The most common treatment strategy for patients with RRMS is an injectable monotherapy such as IFNβ or GA.20 IFNβ has several formulations, including IFNβ-1a, IFNβ-1b, and the recently approved pegylated IFNβ-1a. This latest formulation of IFNβ is designed to be more convenient for patients, with administration just once every 2 weeks, and it is associated with fewer reported adverse effects (AEs).21 IFNβ induces an anti-inflammatory effect by inhibiting T-cell activation and decreasing the activity of matrix metalloproteinases.22 GA has anti-inflammatory effects similar to those of IFNβ, as it induces anti-inflammatory T cells while downregulating inflammatory T cells.19,22 Since GA’s initial approval, 2 additional generic versions have become available, including a formulation taken 3 times weekly instead of daily.19
The first oral treatment, fingolimod, was introduced in 2010; it is also the only DMT approved for the treatment of MS in pediatric patients aged over 10 years.19,22 Fingolimod is an analogue of sphingosine; it works to alter the migration and sequestration of lymphocytes in the lymph nodes. Other oral sphingosine modulators have been subsequently approved, including siponimod in 2019 and ozanimod in 2020.22,23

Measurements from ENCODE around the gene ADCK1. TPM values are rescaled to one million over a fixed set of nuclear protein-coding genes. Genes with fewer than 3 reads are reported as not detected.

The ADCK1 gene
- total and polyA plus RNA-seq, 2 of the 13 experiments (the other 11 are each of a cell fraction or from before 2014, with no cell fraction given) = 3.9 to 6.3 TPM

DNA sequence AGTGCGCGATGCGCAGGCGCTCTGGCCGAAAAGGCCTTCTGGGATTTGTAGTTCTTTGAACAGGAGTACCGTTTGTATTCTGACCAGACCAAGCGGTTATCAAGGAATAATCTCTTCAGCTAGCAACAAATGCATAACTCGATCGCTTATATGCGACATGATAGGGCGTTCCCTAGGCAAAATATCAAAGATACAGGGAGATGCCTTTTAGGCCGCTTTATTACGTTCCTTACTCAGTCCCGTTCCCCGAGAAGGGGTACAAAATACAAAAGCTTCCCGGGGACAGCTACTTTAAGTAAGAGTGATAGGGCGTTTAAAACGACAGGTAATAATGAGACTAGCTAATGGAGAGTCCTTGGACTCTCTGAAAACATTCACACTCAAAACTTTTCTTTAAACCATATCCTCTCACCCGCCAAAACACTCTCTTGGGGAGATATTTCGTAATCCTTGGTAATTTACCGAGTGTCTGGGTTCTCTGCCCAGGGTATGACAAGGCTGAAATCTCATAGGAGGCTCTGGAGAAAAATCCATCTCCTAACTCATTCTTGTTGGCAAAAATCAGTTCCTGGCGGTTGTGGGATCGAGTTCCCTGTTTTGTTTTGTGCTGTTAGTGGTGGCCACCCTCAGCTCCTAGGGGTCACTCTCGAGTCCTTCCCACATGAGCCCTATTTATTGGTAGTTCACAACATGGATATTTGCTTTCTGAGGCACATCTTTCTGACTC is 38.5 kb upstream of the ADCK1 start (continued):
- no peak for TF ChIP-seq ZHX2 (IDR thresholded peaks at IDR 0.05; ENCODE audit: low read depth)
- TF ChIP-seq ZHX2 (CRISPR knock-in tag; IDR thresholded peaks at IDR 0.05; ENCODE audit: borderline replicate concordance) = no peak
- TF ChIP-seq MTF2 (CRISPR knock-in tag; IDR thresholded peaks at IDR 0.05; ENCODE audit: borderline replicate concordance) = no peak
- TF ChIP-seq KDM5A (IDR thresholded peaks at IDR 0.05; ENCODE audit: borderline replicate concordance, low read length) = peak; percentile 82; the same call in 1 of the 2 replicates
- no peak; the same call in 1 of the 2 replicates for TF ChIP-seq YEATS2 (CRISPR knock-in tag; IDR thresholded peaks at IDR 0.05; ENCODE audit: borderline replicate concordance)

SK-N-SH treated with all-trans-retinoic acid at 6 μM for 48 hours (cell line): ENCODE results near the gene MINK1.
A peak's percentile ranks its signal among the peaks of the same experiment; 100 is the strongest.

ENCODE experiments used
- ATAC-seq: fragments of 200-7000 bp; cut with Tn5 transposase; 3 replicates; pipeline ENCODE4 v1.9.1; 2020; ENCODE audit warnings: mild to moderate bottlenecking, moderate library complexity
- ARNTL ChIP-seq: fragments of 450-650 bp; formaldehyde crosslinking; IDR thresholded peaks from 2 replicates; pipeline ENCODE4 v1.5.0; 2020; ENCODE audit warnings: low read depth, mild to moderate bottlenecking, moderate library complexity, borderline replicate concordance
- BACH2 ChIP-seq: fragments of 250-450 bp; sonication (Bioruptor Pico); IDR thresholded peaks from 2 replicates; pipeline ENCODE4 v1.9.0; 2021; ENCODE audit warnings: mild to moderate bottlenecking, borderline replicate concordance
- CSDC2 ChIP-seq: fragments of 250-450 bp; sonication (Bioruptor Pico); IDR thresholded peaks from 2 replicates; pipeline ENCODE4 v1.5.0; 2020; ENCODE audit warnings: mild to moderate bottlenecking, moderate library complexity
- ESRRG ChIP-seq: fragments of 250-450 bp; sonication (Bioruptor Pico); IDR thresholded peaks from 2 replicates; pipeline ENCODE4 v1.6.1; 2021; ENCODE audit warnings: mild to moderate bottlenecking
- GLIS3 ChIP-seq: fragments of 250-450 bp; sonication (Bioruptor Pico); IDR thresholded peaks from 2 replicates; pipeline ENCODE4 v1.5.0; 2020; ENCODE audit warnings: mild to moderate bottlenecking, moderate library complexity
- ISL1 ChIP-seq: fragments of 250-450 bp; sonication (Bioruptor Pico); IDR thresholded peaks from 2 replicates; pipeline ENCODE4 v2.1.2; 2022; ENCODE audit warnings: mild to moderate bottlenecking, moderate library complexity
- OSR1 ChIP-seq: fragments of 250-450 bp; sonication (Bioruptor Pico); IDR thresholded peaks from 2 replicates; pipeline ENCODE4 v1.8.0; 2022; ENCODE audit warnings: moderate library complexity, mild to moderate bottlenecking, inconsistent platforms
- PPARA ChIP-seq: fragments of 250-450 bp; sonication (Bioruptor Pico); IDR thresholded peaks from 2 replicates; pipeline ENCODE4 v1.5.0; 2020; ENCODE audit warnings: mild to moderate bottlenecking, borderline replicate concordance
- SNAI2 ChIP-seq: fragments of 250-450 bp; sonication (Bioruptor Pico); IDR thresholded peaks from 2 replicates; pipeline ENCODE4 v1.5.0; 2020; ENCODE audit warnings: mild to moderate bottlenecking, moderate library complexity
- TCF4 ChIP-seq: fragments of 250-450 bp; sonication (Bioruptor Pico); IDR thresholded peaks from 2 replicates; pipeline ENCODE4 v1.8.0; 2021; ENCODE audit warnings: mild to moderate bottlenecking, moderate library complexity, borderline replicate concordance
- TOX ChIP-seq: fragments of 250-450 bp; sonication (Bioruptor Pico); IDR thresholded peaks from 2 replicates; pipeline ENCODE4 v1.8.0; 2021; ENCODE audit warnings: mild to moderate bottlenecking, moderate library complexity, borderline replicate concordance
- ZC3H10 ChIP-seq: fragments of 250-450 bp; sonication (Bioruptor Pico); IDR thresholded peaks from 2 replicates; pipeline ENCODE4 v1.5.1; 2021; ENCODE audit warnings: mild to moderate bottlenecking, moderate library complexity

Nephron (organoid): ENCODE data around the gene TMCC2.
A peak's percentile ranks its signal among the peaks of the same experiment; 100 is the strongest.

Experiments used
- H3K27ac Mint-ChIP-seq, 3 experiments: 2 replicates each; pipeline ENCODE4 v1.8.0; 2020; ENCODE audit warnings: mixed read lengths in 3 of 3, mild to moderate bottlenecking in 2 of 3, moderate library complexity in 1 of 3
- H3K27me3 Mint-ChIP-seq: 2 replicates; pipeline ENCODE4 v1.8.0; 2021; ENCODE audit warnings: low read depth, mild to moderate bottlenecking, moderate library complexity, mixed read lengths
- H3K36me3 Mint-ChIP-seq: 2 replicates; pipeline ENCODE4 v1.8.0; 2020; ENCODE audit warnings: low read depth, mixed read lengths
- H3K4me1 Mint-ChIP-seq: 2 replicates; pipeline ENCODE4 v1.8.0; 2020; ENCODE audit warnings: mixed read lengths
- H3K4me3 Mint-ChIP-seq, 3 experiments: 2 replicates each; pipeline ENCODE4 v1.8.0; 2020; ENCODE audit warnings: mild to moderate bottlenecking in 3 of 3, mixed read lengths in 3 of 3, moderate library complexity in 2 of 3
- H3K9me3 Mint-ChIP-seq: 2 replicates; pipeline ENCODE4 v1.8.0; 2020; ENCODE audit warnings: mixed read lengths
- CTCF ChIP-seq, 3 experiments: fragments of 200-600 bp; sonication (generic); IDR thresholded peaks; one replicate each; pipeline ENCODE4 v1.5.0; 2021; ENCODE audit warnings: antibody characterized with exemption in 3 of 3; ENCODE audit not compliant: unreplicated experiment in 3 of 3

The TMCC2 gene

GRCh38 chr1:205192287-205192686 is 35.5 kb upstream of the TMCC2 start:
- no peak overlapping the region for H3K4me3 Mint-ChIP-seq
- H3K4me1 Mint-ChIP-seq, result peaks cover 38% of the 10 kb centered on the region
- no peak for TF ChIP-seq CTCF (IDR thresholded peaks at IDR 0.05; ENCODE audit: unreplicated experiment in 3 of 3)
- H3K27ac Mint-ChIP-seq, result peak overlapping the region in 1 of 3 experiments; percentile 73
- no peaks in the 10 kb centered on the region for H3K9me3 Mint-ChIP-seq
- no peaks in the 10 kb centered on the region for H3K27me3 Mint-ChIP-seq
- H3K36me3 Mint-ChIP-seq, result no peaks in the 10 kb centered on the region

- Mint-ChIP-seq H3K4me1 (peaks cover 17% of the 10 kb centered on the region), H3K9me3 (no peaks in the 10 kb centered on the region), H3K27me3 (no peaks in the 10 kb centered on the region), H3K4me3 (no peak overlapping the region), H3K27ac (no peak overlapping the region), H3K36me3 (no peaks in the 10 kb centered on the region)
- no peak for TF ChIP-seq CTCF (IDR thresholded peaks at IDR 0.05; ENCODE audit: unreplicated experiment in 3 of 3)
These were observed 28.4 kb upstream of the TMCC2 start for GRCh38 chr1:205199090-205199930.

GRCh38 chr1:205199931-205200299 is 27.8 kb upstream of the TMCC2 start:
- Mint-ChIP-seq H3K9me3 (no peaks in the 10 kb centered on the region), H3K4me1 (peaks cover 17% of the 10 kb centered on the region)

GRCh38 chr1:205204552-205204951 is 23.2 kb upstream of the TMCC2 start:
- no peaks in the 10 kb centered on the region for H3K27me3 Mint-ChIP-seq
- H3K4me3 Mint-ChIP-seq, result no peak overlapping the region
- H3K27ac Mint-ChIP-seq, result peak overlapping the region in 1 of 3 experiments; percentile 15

Teriflunomide, an oral drug that inhibits the biosynthesis of pyrimidine, causing a disruption in the interaction between T cells and antigen-presenting cells, was introduced in 2012.22 Dimethyl fumarate (DMF) was introduced in 2013; it activates the nuclear factor erythroid 2–related factor 2 pathways. DMF has high efficacy but is associated with a high rate of gastrointestinal (GI) AEs. This led to the development and approval of diroximel fumarate, which has the same pharmacologically active metabolite as DMF—monomethyl fumarate (MMF)—but fewer associated GI AEs. Then, in 2020, MMF was approved, also demonstrating fewer GI AEs compared with DMF.22,24,25
The final oral agent, cladribine, has immune-suppressing effects derived from inhibiting DNA synthesis; it was approved by the FDA in 2019. Due to its safety profile, cladribine is recommended only for patients who have had inadequate response to other therapies. Nonetheless, cladribine is considered highly efficacious, with one trial demonstrating that 75% of patients who took it remained relapse-free for up to 2 years following treatment.19,26